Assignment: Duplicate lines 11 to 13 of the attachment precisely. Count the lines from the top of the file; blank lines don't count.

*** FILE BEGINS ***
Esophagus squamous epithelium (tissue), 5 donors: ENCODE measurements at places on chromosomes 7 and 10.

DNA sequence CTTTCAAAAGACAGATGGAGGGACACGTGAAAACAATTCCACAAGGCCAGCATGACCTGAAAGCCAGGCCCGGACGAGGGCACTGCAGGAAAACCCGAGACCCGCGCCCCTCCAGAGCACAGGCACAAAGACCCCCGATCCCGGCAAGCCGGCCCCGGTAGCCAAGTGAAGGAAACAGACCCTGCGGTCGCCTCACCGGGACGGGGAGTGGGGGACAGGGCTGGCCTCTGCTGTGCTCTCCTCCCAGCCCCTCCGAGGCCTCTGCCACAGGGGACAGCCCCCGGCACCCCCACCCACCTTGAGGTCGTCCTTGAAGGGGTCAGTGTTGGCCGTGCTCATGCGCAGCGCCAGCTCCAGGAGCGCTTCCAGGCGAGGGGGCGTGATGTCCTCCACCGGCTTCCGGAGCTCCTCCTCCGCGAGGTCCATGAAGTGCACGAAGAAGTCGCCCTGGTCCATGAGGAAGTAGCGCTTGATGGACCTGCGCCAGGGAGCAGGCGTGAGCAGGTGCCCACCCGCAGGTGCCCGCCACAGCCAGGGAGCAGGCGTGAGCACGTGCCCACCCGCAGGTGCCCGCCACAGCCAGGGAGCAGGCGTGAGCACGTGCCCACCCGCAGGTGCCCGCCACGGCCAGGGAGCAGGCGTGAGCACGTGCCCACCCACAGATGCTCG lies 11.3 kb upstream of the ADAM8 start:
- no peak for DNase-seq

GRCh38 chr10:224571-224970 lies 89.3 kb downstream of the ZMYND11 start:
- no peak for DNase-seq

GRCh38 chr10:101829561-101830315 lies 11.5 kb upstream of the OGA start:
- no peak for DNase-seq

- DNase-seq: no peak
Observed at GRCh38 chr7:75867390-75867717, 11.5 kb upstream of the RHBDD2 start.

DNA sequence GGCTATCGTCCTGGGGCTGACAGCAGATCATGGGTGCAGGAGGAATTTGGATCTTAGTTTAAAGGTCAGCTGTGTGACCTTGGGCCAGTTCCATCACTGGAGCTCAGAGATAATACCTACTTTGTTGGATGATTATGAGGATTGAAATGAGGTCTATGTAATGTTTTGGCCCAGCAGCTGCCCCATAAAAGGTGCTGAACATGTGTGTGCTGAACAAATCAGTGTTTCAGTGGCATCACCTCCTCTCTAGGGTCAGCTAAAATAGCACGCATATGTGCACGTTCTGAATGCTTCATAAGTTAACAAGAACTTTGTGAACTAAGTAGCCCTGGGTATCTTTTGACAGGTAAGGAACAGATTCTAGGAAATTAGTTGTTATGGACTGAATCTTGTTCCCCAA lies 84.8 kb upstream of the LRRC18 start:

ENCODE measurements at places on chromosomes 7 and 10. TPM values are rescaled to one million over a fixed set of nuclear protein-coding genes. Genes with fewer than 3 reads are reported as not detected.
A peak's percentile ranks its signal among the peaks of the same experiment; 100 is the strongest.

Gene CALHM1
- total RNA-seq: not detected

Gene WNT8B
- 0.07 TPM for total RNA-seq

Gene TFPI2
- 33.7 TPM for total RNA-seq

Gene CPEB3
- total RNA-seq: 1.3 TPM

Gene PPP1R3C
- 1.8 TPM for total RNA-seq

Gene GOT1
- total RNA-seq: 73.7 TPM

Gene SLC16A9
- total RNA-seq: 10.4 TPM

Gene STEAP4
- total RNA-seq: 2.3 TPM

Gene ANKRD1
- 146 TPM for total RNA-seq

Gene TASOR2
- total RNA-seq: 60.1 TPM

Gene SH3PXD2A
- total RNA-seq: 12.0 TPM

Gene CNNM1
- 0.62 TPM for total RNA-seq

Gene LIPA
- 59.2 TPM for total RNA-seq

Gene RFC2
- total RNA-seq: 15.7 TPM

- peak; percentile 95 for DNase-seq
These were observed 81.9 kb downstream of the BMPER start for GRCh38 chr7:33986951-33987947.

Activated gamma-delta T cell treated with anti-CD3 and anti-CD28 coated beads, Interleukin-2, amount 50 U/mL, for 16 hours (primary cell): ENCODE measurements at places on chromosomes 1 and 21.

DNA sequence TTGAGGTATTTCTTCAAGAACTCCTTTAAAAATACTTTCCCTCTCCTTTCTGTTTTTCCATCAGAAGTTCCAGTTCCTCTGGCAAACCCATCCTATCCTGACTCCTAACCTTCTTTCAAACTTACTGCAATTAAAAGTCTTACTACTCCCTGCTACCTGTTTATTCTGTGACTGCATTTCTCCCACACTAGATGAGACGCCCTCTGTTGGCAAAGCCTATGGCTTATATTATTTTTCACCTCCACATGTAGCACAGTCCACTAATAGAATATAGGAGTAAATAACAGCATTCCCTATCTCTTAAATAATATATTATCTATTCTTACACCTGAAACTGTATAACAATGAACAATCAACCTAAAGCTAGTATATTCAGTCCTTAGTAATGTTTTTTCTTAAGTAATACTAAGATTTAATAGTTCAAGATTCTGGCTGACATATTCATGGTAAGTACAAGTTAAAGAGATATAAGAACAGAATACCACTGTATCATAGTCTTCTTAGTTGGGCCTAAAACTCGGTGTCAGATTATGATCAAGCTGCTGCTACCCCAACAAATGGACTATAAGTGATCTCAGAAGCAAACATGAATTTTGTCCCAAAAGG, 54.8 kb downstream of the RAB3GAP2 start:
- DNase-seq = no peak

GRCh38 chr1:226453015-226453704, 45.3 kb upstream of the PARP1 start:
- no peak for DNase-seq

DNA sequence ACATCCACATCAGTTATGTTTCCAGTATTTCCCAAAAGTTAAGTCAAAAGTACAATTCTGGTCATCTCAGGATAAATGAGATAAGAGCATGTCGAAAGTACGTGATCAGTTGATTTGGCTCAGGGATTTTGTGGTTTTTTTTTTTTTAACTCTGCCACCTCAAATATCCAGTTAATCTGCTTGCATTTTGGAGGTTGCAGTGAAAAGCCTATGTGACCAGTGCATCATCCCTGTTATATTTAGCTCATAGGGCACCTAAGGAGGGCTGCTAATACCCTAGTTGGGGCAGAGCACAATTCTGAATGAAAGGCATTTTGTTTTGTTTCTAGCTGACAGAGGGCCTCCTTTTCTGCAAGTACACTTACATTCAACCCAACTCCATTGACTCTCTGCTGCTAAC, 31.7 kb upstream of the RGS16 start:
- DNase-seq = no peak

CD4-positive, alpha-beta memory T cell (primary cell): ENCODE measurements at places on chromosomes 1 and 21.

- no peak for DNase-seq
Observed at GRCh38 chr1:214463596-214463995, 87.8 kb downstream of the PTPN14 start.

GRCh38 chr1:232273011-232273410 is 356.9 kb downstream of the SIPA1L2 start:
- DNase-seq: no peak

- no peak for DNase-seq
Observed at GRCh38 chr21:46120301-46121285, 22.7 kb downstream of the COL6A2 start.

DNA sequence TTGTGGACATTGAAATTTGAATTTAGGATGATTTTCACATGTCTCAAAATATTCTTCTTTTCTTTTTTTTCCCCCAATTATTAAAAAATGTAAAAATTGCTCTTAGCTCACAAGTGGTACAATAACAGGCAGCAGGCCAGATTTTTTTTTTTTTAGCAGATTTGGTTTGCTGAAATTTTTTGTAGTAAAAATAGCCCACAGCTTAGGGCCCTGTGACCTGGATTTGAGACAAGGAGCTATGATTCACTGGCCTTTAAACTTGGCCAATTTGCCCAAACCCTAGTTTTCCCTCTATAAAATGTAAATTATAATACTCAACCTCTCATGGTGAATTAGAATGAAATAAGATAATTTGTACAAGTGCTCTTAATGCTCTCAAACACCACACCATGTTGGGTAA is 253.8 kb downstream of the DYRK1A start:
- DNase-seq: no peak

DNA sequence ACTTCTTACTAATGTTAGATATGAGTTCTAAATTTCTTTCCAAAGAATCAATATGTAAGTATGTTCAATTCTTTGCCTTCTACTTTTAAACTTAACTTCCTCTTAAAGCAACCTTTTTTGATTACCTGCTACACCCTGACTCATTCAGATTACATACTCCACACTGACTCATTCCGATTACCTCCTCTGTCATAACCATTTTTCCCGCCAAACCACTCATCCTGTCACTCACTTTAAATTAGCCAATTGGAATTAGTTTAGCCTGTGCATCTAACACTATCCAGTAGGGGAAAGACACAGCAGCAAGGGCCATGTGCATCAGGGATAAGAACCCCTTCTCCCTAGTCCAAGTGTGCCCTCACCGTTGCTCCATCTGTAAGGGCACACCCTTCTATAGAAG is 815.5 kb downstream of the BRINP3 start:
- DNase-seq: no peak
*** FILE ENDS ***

ENCODE measurements at places on chromosomes 7 and 10. TPM values are rescaled to one million over a fixed set of nuclear protein-coding genes. Genes with fewer than 3 reads are reported as not detected.
A peak's percentile ranks its signal among the peaks of the same experiment; 100 is the strongest.

Gene CALHM1